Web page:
Sad end for BJ Penn doesn't wash out a beautiful career

BY foxsports • July 7, 2014

LAS VEGAS -- BJ Penn was born with a strand of warrior DNA. That has to be the only explanation for a career that took him to UFC championships in two weight classes, against a who's who of fighters who have graced MMA's history books.

During his 13 years in the sport, Penn had 13 of his 28 fights against men who at some point of their career wore UFC championships. He fought at featherweight, lightweight, welterweight, middleweight, and for good measure, fought an open weight fight against an opponent, Lyoto Machida, who at the time weighed 222 pounds.

He had knockout power, was a ground wizard, and could wrestle like he'd been doing it his whole life. Combined with his endless thirst for competition, there was seemingly nothing that he couldn't do on his best day.

A few days before his TUF Finale fight against Frankie Edgar, I asked Penn if he'd one day be a 65-year-old man sitting on his couch watching UFC fights, thinking to himself that he could take those young guys.

He smiled that charismatic, cherubic smile we've come to know over the years.

"Within reason, I think so," he agreed. "It's tough to get it out. That's going with me to the grave I think."

It was a very BJ Penn kind of way to say it, but he always had his own way of doing things.

In a way, it was Penn's creation turning against him. He had been a one-man tipping point for the UFC's lighter weight classes, joining the UFC in May 2001 with no prior MMA experience. It mattered not. He starched each of his first three opponents by knockout, and quickly became one of the promotion's most popular athletes. The Penn phenomenon never left.

He won his first UFC championship in 2003. Facing Matt Hughes on a 13-fight win streak, Penn was a sizable underdog. It was here Penn went up in weight for the first time, embarking on one of his personal quests. That was really what he was doing.

There was a saying back then when some fighters would say, "Let's go find a loss." It wasn't literal; they were mostly looking for the best available challenge. Hughes was exactly that, a monster wrestler who had completely overmatched the UFC's best welterweights, and here a lightweight was going to challenge him? The prevailing notion was that he had no chance.

"When he beat Matt Hughes, people forget Hughes was GSP before GSP," former UFC welterweight champ Matt Serra told FOX Sports. "He was the guy that was just a wrecking machine. People were scared for BJ in that fight, and I remember watching and thinking, 'Oh my God.' It's something that just wasn't done. Here's this big bully wrestler, and this little Hawaiian guy does that to him."

His rivalries helped make his legend. There was Hughes and Georges St-Pierre, and finally Frankie Edgar, the one who eventually made Penn realize that time had passed him by.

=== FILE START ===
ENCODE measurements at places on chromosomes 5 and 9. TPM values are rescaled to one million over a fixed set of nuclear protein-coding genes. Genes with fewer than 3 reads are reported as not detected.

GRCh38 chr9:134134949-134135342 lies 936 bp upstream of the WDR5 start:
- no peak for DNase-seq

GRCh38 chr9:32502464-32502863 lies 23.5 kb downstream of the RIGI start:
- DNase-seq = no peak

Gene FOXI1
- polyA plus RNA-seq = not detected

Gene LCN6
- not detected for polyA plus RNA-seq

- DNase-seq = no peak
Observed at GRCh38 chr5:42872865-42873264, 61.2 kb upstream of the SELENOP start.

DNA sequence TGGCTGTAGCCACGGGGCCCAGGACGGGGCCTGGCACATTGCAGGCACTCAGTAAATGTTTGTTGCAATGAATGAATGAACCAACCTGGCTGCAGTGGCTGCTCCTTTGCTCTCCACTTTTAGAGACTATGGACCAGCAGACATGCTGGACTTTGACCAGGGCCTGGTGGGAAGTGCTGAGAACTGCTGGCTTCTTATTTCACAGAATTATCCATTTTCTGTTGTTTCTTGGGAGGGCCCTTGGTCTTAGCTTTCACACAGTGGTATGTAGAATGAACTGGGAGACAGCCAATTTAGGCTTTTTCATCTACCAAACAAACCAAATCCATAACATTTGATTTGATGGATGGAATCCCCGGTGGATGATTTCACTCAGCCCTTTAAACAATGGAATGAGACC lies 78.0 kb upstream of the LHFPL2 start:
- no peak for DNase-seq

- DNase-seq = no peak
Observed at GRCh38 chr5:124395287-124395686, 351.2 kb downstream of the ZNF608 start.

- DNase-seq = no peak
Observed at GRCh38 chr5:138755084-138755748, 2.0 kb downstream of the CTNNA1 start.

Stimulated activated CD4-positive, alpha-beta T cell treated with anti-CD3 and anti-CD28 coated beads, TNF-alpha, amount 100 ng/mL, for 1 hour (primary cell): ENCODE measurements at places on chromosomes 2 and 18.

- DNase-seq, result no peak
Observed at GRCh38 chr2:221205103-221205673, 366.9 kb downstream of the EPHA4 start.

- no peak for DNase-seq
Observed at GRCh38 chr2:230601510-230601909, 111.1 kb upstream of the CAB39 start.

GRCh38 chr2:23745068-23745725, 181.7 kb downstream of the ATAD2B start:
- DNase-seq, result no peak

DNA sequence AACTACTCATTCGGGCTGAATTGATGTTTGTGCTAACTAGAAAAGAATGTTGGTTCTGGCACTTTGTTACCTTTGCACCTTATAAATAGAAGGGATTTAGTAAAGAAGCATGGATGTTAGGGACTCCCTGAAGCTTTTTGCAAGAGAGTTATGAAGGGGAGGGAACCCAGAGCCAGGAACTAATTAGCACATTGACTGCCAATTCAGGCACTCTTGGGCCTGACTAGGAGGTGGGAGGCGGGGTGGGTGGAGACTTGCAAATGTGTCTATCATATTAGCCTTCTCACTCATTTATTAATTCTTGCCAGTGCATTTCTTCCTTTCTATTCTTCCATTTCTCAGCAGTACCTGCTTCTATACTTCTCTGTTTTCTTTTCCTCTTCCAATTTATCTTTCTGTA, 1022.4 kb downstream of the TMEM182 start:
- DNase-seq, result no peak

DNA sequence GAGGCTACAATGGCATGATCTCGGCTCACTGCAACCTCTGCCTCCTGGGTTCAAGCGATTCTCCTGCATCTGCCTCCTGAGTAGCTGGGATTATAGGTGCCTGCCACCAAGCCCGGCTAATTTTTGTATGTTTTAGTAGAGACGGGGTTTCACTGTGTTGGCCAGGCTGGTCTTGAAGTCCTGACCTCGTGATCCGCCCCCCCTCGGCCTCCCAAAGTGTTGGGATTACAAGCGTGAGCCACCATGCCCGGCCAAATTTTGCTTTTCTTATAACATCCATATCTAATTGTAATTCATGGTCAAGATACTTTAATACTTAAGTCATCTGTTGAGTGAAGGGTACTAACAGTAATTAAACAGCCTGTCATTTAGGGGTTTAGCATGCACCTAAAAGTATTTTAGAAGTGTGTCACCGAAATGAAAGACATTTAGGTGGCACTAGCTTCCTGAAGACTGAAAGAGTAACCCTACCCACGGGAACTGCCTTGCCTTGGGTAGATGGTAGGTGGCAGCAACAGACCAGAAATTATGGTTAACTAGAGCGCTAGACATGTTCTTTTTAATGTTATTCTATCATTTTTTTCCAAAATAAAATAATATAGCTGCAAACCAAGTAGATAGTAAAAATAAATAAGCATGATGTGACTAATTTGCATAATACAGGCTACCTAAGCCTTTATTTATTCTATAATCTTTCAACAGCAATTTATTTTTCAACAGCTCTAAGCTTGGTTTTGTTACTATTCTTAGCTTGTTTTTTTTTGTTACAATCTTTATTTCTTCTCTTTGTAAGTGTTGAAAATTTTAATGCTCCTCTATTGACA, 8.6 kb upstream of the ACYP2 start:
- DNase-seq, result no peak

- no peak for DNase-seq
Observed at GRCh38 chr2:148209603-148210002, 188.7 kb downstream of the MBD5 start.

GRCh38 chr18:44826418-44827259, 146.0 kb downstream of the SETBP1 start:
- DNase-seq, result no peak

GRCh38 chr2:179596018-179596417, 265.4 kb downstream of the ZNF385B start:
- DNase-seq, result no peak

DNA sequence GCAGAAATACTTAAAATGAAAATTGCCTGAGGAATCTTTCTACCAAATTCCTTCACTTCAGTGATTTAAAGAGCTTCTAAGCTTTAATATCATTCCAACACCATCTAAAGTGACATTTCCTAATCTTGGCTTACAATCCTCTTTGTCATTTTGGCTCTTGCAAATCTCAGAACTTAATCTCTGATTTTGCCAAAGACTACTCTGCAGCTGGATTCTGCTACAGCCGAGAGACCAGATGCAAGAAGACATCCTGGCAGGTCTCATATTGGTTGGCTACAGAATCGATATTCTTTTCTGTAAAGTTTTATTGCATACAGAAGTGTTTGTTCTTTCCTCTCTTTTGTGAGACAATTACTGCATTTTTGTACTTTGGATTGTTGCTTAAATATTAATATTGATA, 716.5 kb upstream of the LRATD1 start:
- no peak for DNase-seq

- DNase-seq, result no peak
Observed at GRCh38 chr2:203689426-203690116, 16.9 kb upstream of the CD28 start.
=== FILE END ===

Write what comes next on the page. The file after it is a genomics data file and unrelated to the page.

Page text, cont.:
It was the most painful of admissions, Penn breaking down in the post-fight press conference as he discussed his time.

"My biggest regret would have been if I didn't get in the ring tonight," he said. "Because I'd always wonder and I'd always kick myself in the butt and complain to Dana and everyone. 'I could have did it again.' And now I know for sure that I can't."

In the end, Penn's record of 16 wins, 10 losses and two draws does not look like a Hall of Fame type of resume. It doesn't stack up to some others who are in the conversation of the best fighters ever. But the record is just part of the study. It is true that he might have put together a more impressive record if he'd stayed at a more natural weight class rather than bouncing around, but he was also giving the fight world what it wanted, someone willing to risk everything.

It's also true that at his best, he was dominant, smashing Diego Sanchez in a one-sided beatedown, crushing Sean Sherk, stopping Joe Stevenson's momentum in its tracks.

"He's one of the best 155-pounders of all-time," UFC president Dana White said. "He built that weight class. He built up that weight class, and he was responsible for helping build the UFC. That's his legacy."

"When I first got into the sport, BJ was the guy," Edgar added. "He did a lot for the lightweights, so I think we owe BJ a lot."

Legacy is an overused word in sports, but particularly in combat sports, where anyone of any name recognition is said to have done something that will last over time. Many of those will be mostly forgotten.

Not Penn. A building block for a division. One of only two men to win UFC belts in multiple weight class. A road warrior willing to engage any opponent on their terms. A showman.

At 35 years old, his career now falls into a sport's history that will never forget him.



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